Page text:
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Wisconsin governor Tony Evers visiting with a dairy farmer in Madison, Wisconsin. Lianne Milton for The New York Times
President Biden has conceded that his $3.5 trillion collection of spending programs and tax cuts will need to shrink to about $2 trillion or less.
Economy updates: Not raising the debt limit could set off a global financial crisis, White House economists said in a report.
President Biden called curbing the Senate filibuster to raise the U.S. debt limit “a real possibility.”
The pandemic-fueled economic crisis has placed the city’s housing woes in stark relief. But one group of Brooklyn tenants has been fighting back.
Patricia Edwards joined a tenant strike at her building because she said she wants the landlord to make long-neglected repairs. Brittainy Newman for The New York Times
The country is starting to recover from a summer surge, but public health officials say the pandemic remains a potent threat. Here’s the latest.
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Rich countries contribute an average of $14,000 yearly for a toddler’s care, compared with $500 in the U.S. The Democrats’ spending bill tries to shrink the gap.
The sweeping changes will help more than a half-million public service workers who had thought they were paying down their debt for years.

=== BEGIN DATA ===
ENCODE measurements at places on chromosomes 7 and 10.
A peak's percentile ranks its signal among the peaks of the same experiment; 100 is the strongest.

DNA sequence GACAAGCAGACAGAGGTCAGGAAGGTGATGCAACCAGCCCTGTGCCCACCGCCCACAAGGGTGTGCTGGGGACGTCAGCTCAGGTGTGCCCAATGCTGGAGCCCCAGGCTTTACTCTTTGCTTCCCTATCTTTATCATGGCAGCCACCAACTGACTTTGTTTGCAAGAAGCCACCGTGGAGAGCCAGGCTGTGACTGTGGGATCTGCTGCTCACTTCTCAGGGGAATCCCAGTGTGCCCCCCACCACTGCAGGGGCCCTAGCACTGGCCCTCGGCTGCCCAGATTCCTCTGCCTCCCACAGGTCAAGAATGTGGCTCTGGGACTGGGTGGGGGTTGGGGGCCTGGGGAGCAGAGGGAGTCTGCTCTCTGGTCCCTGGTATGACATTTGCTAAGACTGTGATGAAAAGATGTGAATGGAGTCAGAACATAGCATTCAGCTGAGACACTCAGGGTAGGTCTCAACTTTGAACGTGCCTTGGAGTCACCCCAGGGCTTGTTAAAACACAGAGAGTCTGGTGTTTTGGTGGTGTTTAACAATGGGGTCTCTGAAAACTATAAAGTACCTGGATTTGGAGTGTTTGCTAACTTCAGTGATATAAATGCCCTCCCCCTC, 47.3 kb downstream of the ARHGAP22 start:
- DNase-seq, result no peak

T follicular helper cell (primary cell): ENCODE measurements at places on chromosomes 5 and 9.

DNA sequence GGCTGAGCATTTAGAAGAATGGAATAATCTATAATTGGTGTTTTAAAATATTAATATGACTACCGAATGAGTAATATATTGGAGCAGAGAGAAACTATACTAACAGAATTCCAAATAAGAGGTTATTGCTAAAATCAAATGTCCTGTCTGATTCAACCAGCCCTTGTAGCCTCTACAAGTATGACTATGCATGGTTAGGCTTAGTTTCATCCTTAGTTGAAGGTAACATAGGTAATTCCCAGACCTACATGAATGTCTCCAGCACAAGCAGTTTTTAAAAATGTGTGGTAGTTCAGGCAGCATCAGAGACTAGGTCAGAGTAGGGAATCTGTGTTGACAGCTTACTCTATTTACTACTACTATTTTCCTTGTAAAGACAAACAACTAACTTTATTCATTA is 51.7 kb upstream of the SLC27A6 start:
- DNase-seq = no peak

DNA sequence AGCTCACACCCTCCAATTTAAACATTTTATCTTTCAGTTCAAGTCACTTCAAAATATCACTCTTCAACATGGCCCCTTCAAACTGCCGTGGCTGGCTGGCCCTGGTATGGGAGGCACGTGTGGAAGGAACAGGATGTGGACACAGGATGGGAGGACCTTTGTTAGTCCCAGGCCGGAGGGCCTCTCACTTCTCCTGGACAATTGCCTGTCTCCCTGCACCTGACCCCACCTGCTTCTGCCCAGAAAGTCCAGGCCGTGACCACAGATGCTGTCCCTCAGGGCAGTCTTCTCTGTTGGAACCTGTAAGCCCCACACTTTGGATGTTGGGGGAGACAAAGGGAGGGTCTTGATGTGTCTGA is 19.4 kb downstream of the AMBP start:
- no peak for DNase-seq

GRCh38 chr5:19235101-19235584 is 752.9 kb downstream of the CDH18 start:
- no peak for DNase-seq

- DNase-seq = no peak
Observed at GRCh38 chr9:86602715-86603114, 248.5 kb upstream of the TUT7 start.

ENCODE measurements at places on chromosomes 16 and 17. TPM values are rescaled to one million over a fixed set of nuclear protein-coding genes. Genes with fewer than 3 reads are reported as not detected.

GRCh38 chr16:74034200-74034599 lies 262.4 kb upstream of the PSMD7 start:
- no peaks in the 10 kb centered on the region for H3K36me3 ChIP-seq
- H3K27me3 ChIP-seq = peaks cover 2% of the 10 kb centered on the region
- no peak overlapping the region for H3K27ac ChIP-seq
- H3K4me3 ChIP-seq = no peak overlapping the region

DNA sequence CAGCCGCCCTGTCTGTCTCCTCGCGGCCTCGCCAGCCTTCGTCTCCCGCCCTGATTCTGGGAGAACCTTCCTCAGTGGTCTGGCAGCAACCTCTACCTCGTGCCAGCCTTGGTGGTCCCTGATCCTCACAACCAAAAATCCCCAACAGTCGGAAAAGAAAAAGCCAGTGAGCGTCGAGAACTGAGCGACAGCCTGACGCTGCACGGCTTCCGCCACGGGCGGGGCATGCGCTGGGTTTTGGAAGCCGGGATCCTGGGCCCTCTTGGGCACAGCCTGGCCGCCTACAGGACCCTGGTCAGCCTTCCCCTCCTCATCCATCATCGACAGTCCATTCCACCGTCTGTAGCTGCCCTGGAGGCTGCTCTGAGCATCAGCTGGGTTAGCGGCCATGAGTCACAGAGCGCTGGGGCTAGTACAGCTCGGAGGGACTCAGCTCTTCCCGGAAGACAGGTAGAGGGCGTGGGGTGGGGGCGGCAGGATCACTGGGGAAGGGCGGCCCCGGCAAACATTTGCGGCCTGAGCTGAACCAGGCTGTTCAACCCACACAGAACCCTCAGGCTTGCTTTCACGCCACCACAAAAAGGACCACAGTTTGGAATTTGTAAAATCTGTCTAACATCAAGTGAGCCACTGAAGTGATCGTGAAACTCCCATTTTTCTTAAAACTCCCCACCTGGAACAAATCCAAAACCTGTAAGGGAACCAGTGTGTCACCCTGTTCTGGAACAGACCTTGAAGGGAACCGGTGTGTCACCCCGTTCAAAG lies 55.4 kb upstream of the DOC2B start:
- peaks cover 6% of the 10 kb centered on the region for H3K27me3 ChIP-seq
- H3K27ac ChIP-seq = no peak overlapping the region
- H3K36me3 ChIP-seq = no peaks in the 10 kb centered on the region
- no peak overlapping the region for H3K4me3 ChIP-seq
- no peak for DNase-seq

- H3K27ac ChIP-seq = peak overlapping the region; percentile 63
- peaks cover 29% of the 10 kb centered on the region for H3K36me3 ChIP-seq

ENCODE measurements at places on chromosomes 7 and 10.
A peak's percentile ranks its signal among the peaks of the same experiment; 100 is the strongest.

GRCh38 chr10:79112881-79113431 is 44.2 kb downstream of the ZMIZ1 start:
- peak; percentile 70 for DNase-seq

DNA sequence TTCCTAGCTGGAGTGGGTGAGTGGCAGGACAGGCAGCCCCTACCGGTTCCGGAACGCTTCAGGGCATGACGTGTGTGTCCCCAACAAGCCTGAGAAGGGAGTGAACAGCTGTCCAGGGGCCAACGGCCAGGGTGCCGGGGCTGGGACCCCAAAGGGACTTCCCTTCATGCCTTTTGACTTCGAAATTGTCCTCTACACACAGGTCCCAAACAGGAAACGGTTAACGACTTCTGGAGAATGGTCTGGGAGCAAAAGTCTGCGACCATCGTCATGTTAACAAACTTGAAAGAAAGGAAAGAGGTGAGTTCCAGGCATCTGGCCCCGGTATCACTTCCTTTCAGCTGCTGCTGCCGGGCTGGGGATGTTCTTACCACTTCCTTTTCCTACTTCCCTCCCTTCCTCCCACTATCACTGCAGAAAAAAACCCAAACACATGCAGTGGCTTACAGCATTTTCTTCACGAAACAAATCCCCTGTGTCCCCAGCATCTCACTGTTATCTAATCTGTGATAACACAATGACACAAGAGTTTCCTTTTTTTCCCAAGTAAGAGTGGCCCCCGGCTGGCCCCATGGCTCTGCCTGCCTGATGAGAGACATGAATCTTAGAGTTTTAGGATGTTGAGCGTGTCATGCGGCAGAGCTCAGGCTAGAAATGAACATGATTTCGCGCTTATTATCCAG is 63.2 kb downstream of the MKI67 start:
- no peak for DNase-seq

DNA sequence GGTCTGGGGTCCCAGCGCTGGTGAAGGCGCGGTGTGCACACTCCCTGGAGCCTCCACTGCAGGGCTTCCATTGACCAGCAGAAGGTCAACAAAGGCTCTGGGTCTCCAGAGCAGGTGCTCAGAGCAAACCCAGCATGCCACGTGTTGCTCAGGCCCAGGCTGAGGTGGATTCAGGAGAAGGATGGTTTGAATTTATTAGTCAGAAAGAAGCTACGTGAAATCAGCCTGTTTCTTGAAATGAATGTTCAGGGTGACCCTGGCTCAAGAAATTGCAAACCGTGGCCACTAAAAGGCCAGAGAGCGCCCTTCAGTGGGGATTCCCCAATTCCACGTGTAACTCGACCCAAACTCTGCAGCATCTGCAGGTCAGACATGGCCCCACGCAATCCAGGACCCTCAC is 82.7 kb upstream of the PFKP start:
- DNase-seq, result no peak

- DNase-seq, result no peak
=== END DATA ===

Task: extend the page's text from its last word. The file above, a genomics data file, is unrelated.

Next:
Children, ages 2 and 3, eating lunch at a public child care center in Denmark. Mathias Svold for The New York Times
Jonathan Kanter, the Biden administration’s choice for the Justice Department’s antitrust chief, has become a foe of Big Tech. He will be confirmed today.
Beijing is opening its financial system to foreign banks — and they have maintained their openness to the Communist Party’s rule, our columnist writes.
A daughter of Vietnamese refugees was set to run for Parliament in Australia. She was passed over for a white insider, sparking a debate over diversity.
Tu Le had been set to become the opposition Labor Party’s candidate for Parliament in one of Sydney’s most diverse districts. Matthew Abbott for The New York Times
In closing arguments in the Varsity Blues trial, prosecutors want to focus on bribes, but the ways in which universities cater to rich families is also on trial.
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The team views itself as a top contender, and still has its fair share of stars, but their payroll and pedigree can’t push them past their rivals.